How financial decisions are made

Sep 02, 2014 by Joe O'connell
Jayant Kale, the new Philip R. McDonald Chair and a professor of finance in the D’Amore-McKim School of Business, studies the many factors that contribute to the financial decisions businesses make. Photo by Brooks Canaday.

Jayant Kale didn't grow up dreaming of becoming a leading expert in corporate finance and mutual fund investment. But he's happy he invested in that market early in life.

While studying for his doctorate in at the University of Texas at Austin, Kale took some courses and discovered a fascination with how firms make .

"I started understanding the underlying economics of these financial decisions," said Kale, who pivoted toward finance for his doctoral work. "I was intrigued by how decisions are made when different people have different information. All of it is studied in a rational way because you must look at it within very specific axioms."

Now, Kale has brought his financial expertise to Northeastern, where he is the new Philip R. McDonald Chair and a professor of finance in the D'Amore-McKim School of Business. This semester, he is teaching an undergraduate course in international finance.

Kale's research focuses on both and institutional investment. Over the past eight years, Kale has studied how supply chains factor into the financial decisions made by firms and businesses. His work has been published in publications such as the Journal of Financial Economics and the Journal of Financial and Quantitative Analysis. In his research, he's found that firms are paying more attention to the credit worthiness of suppliers and the safety of their supply chains.

"I'm trying to bring in nonfinancial people's interests into the decisions," Kale explained. "In recent years, this consideration of supply chains has become more important. If I am manufacturing something, my supplier is very crucial to my survival."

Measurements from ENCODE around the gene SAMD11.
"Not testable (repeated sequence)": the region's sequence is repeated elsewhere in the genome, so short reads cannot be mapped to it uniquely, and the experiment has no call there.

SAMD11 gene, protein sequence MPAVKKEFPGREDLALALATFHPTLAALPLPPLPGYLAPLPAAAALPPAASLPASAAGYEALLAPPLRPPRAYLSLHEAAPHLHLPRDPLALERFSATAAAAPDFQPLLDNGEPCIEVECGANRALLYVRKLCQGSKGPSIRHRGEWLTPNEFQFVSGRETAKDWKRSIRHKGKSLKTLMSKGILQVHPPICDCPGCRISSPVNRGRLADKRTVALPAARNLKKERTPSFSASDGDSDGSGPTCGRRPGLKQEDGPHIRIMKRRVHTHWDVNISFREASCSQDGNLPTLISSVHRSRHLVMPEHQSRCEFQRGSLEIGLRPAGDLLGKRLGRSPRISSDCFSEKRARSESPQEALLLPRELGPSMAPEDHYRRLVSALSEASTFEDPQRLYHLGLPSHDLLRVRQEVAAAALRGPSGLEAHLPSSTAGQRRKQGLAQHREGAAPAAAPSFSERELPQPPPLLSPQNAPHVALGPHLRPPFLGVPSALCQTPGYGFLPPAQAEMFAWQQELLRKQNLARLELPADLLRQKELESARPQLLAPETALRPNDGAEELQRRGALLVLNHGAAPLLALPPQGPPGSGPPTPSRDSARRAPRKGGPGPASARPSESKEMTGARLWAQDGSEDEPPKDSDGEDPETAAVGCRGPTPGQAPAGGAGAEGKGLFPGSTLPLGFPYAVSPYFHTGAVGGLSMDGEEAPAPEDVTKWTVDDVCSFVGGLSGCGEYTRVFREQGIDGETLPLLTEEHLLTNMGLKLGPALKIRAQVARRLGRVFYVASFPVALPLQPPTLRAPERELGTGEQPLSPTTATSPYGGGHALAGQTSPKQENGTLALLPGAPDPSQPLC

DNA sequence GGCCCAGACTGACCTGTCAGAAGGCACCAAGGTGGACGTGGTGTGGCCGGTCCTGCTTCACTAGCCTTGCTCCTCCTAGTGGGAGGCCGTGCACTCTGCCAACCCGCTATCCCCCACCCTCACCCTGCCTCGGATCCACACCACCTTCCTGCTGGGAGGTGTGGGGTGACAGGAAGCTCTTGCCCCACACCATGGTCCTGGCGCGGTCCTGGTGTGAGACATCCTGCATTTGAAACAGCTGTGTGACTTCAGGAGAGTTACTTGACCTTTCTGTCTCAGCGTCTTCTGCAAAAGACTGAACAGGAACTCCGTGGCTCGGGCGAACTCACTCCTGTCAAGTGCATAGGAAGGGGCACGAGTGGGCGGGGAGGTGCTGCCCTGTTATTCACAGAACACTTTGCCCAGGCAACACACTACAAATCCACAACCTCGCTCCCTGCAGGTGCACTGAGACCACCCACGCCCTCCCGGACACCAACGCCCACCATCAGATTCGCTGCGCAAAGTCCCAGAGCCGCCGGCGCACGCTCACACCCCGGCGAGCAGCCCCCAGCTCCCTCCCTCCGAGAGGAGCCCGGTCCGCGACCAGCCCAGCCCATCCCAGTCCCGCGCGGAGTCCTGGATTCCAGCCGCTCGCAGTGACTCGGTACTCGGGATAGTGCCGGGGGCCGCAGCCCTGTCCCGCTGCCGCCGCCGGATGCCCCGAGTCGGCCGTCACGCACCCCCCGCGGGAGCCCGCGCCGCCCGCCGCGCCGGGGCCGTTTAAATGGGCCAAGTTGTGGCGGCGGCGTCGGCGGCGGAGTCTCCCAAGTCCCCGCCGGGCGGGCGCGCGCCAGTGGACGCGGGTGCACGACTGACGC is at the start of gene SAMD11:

At Northeastern, Kale also plans to continue a new research project focusing on how managers' personal traits affect corporate financial decisions—an area for which there isn't much data, he said.

Kale comes to Northeastern from Georgia State University's J. Mack Robinson College of Business, where he was the H. Talmage Dobbs, Jr. Chair and a professor of finance. He also previously taught at the Indian Institute of Management Bangalore, the Indian School of Business, and Nanyang Technological University in Singapore.

In the D'Amore-McKim School of Business, Kale will be reunited with his former doctoral students and current Northeastern faculty members Anand Venkateswaran and Linlin Ma.

"I knew I would be professionally and personally happy here," Kale said of coming to Northeastern. "It is clearly a school that is on the rise. There are interesting plans for where the school is going and that is something I think I can contribute to in some way."

Explore further: Business groups, capital market participation have complementary effects for Indian companies

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